Intestinal mucosal alterations in experimental cirrhosis in the rat: Role of oxygen free radicals
Article first published online: 30 DEC 2003
Copyright © 2002 American Association for the Study of Liver Diseases
Volume 35, Issue 3, pages 622–629, March 2002
How to Cite
Ramachandran, A., Prabhu, R., Thomas, S., Reddy, J. B., Pulimood, A. and Balasubramanian, K. A. (2002), Intestinal mucosal alterations in experimental cirrhosis in the rat: Role of oxygen free radicals. Hepatology, 35: 622–629. doi: 10.1053/jhep.2002.31656
- Issue published online: 30 DEC 2003
- Article first published online: 30 DEC 2003
- Manuscript Accepted: 5 DEC 2001
- Manuscript Received: 21 AUG 2001
- Wellcome Trust, London
- Council of Scientific and Industrial Research, Government of India to A.R., R.P., and S.T.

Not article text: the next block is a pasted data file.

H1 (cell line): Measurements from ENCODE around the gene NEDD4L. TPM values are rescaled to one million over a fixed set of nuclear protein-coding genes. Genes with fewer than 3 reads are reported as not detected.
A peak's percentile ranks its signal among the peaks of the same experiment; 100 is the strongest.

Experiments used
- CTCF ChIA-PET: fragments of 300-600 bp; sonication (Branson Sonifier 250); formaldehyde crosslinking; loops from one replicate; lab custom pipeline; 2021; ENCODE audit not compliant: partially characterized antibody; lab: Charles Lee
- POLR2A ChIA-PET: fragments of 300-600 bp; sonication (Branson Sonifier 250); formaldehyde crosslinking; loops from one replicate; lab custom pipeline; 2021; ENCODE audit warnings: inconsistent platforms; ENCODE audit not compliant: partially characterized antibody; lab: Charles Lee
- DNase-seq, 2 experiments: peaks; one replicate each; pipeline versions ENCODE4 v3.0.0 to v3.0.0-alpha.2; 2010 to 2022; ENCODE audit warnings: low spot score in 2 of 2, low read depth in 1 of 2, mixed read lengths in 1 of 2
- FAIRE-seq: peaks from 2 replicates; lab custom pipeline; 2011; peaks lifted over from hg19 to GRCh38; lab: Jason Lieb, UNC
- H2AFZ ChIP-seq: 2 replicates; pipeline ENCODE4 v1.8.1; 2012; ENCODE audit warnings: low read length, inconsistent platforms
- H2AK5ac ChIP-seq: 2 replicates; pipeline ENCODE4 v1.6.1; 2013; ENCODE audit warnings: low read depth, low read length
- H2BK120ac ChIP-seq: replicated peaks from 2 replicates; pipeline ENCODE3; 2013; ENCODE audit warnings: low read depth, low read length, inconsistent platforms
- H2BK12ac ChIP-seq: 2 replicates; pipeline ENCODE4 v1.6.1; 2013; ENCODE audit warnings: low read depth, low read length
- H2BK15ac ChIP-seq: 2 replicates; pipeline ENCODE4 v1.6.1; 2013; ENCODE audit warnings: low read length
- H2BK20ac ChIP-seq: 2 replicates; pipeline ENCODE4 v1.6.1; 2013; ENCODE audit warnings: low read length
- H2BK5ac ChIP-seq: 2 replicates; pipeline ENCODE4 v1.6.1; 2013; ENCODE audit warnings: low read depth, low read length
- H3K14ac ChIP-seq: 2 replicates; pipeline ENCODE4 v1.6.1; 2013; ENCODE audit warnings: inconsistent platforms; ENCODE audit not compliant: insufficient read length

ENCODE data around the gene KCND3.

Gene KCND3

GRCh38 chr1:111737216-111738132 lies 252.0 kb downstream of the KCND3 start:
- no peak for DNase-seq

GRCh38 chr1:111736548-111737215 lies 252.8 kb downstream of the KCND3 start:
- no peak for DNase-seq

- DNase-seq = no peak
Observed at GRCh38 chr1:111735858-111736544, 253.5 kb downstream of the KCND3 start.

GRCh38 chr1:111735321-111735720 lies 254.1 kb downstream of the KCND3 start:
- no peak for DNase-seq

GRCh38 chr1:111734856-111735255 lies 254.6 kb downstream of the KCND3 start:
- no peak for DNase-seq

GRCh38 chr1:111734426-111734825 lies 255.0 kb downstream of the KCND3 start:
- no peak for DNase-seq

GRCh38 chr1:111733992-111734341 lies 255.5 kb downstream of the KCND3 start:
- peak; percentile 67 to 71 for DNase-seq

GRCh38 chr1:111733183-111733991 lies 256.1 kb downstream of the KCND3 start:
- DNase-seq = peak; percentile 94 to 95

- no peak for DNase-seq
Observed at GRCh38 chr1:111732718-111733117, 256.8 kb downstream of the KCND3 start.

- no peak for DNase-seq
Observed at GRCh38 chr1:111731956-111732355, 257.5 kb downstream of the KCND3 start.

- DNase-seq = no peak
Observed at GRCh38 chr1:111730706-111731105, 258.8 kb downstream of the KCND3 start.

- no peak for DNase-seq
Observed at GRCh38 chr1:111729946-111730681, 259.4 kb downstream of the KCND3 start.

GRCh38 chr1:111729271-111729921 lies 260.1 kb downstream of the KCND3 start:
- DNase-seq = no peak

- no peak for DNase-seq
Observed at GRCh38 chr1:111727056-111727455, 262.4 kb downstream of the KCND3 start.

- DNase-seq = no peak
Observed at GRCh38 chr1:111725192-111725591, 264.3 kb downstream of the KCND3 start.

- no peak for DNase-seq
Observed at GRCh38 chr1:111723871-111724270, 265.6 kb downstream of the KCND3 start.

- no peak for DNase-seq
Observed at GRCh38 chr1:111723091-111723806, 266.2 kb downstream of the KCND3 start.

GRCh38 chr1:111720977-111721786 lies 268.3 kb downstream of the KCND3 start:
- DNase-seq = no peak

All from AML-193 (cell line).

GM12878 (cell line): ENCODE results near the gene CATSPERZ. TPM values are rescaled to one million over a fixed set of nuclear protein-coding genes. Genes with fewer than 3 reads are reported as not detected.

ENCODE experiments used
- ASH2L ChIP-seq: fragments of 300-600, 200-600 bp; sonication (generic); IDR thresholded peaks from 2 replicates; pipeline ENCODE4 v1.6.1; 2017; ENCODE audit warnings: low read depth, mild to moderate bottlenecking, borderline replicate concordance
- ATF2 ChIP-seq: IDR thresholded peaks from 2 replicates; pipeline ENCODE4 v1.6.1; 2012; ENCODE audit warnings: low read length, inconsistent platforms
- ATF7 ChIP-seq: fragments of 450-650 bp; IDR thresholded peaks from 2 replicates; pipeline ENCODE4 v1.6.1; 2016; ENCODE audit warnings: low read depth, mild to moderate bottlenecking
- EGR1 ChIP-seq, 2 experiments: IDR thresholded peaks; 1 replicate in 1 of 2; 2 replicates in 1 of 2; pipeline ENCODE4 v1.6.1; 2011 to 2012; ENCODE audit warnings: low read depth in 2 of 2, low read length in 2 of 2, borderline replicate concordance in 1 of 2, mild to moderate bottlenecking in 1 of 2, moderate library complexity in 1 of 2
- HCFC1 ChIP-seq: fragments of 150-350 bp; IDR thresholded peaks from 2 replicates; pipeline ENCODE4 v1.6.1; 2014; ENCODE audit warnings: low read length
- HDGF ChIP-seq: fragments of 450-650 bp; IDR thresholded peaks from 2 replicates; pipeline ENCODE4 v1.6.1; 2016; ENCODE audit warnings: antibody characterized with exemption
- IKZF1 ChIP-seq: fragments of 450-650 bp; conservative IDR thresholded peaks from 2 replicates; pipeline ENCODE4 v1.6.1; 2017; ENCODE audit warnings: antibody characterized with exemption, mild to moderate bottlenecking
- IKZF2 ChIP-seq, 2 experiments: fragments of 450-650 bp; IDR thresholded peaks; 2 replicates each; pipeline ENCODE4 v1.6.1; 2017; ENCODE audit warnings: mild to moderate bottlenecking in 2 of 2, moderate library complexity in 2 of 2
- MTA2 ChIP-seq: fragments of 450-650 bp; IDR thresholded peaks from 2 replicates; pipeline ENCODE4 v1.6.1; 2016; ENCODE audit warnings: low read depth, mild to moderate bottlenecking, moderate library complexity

Cirrhosis is associated with altered gastrointestinal function, and bacterial translocation from the gut plays an important role in the etiology of spontaneous bacterial peritonitis (SBP) seen in this condition. Although alterations in gut motility and intestinal permeability are recognized in cirrhosis, the intestinal damage at the cellular and subcellular levels is not well understood. This study looked at the mucosal alterations in experimental cirrhosis and the role of oxygen free radicals in this process. It was shown that cirrhosis results in oxidative stress in the intestine, as seen by increased xanthine oxidase (XO) activity and altered antioxidant status. Cirrhosis also affects enterocyte mitochondrial function, as assessed by respiratory control ratio, swelling, and calcium flux. Increased lipid peroxidation of the brush border membranes (BBMs) was seen along with altered intestinal transport. In conclusion, this study shows that intestinal mucosal alterations are seen in experimental cirrhosis and are possibly mediated by oxidative stress.